7. #3 The central committee is the equivalent to the governor and other executive officers of a State. Does the governor of Mississippi decide who may vote?

    Not even the legislature, which is the equivalent of the party convention, can do that. You would have to have a constitutional amendment approved by the People, who are the equivalent to the party electorate.

  8. #9 Rod Beck is a former legislator, who tried to return the legislature and was defeated in three consecutive Republican primaries. The Governor of Idaho, Butch Otter, has said that the lawsuit would not have been filed if Beck could win an election.

    Beck was later chairman of the Idaho Republican Party when the case was first filed, and his losses in three consecutive Republican primaries was cited as evidence of cross-over voting by Democrats (eg if Beck got 45% of the vote, it would be because 85% of the vote was by true Republicans who preferred Beck vs. 40% for the other Republican candidate. But it was 15% of the electorate who was not Republican that caused Beck to lose).

    But under the system proposed in Idaho, there would be no reason for a Democrat not to say that they were a “Republican”.

    If they say they are “Republican” they can vote for their county commissioners and legislators. If they say they are “Democratic” they will have no say.

    If they say they are “Republican” they will be able to vote in primaries to determine the Republican candidate for Congress, and still be able to vote in the general election for the Democratic candidate.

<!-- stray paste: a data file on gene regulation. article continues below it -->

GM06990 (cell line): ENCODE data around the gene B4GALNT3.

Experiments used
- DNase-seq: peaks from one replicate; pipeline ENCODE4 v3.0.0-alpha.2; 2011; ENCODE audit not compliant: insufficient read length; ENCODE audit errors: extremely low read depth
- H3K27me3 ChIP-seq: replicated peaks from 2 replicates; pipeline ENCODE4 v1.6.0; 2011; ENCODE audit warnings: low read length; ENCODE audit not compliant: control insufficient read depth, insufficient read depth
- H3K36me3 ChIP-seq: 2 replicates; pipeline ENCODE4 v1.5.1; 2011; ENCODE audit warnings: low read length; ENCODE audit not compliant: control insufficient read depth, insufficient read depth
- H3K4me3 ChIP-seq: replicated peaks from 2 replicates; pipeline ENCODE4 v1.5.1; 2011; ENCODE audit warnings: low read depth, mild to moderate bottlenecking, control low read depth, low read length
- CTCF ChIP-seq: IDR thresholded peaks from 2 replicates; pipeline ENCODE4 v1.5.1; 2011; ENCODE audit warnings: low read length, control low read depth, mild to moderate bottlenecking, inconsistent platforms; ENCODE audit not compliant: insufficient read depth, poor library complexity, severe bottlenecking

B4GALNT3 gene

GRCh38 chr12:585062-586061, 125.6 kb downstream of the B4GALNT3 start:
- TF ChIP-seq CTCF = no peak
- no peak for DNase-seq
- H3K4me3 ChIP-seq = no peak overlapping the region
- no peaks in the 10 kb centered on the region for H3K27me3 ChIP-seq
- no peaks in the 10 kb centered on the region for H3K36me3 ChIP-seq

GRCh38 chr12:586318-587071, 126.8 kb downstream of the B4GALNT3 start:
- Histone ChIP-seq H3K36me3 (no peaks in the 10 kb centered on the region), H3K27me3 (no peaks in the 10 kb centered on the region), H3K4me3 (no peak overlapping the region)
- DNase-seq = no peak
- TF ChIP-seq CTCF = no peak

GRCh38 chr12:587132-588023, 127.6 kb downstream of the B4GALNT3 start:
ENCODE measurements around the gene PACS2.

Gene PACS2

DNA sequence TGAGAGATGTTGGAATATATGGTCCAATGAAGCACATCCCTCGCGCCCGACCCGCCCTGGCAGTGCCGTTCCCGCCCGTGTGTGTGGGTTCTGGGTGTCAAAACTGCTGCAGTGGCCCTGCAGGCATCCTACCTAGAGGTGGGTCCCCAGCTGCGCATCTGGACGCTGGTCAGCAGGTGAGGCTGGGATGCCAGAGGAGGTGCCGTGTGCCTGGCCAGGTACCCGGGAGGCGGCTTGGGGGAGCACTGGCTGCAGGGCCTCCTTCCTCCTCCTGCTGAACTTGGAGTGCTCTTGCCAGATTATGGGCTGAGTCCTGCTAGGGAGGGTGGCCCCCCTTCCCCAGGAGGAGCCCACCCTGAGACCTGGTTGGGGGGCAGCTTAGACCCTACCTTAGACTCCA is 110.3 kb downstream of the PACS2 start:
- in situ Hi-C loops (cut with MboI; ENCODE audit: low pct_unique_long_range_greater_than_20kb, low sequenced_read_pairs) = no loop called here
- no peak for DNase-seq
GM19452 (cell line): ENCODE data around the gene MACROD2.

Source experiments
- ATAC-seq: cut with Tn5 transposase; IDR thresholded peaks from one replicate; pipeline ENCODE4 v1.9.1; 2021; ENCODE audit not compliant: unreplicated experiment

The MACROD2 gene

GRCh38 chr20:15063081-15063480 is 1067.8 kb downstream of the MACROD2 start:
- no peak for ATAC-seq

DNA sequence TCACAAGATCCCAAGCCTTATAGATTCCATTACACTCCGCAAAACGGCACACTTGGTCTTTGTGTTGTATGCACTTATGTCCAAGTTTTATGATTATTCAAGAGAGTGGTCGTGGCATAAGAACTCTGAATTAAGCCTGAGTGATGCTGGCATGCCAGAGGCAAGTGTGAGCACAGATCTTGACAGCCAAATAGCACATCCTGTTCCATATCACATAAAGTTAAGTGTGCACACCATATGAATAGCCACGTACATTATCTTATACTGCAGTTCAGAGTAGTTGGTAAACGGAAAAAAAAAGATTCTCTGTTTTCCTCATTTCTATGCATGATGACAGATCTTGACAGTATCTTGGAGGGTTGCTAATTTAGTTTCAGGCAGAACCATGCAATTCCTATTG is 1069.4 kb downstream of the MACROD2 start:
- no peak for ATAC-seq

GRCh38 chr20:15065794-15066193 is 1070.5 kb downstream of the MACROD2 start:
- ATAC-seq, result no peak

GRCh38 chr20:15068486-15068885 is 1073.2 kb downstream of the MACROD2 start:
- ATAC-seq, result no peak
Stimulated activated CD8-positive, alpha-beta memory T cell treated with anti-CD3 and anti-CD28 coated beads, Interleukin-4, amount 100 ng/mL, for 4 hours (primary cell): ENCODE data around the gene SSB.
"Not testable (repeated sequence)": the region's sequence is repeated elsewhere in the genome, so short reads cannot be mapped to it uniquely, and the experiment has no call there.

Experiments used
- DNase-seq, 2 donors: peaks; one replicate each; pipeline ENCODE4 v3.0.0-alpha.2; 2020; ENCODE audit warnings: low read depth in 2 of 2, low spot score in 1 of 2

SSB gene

It is unlikely anyone in Idaho would lose their job because they said they were a “Republican”.

    So the only way to prevent this is for Rod Beck to determine who may vote in Republican primaries. It is not sufficient to simply let voters make a public declaration, because they don’t have to demonstrate whether their political beliefs are aligned with Beck to a sufficient degree that he might be elected.

  9. Jim, are you from Idaho? Are you suggesting that Rod Beck is in control of the Idaho GOP? You seem to imply that the Idaho GOP would not have filed a suit or supported a closed primary except for Beck. Sounds a bit myopic to me!

    I looked up the Idaho Secretary of State election results and found that Beck has won more races than he has lost. In fact, he is listed as actually being a former Majority Leader in the Idaho Senate. He did lose several close primary elections in the early 2002, 2004 and 2006 but he has won more than he lost. For instance he is the only person to beat current Senator John Andreason in a Primary. And he won all those races in Idaho with an open primary.

    Just seems like you have some sort of ax to grind against Beck. What is it?